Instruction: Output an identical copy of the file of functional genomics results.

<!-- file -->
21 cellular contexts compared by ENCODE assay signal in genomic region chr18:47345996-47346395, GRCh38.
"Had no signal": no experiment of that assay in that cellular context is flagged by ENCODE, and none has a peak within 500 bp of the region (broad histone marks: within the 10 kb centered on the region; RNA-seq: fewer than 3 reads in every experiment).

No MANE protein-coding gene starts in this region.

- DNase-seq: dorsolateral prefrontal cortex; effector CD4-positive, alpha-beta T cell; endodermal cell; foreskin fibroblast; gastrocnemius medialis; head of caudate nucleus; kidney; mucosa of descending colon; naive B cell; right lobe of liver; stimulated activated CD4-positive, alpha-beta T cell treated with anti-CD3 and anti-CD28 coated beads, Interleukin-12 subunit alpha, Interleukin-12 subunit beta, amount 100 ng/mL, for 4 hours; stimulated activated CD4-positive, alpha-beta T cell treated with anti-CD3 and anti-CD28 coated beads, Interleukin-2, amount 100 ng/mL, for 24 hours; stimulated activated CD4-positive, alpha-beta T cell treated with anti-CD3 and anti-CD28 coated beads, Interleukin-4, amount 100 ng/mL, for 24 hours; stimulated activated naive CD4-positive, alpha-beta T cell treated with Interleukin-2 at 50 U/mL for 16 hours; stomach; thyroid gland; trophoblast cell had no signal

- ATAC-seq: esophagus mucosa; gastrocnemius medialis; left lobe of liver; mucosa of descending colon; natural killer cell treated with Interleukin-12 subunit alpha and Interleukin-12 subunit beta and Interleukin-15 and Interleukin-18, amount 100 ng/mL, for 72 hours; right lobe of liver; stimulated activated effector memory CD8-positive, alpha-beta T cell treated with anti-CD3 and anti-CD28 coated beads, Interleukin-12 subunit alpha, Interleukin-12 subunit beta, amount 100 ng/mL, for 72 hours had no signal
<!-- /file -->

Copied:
21 cellular contexts compared by ENCODE assay signal in genomic region chr18:47345996-47346395, GRCh38.
"Had no signal": no experiment of that assay in that cellular context is flagged by ENCODE, and none has a peak within 500 bp of the region (broad histone marks: within the 10 kb centered on the region; RNA-seq: fewer than 3 reads in every experiment).

No MANE protein-coding gene starts in this region.

- DNase-seq: dorsolateral prefrontal cortex; effector CD4-positive, alpha-beta T cell; endodermal cell; foreskin fibroblast; gastrocnemius medialis; head of caudate nucleus; kidney; mucosa of descending colon; naive B cell; right lobe of liver; stimulated activated CD4-positive, alpha-beta T cell treated with anti-CD3 and anti-CD28 coated beads, Interleukin-12 subunit alpha, Interleukin-12 subunit beta, amount 100 ng/mL, for 4 hours; stimulated activated CD4-positive, alpha-beta T cell treated with anti-CD3 and anti-CD28 coated beads, Interleukin-2, amount 100 ng/mL, for 24 hours; stimulated activated CD4-positive, alpha-beta T cell treated with anti-CD3 and anti-CD28 coated beads, Interleukin-4, amount 100 ng/mL, for 24 hours; stimulated activated naive CD4-positive, alpha-beta T cell treated with Interleukin-2 at 50 U/mL for 16 hours; stomach; thyroid gland; trophoblast cell had no signal

- ATAC-seq: esophagus mucosa; gastrocnemius medialis; left lobe of liver; mucosa of descending colon; natural killer cell treated with Interleukin-12 subunit alpha and Interleukin-12 subunit beta and Interleukin-15 and Interleukin-18, amount 100 ng/mL, for 72 hours; right lobe of liver; stimulated activated effector memory CD8-positive, alpha-beta T cell treated with anti-CD3 and anti-CD28 coated beads, Interleukin-12 subunit alpha, Interleukin-12 subunit beta, amount 100 ng/mL, for 72 hours had no signal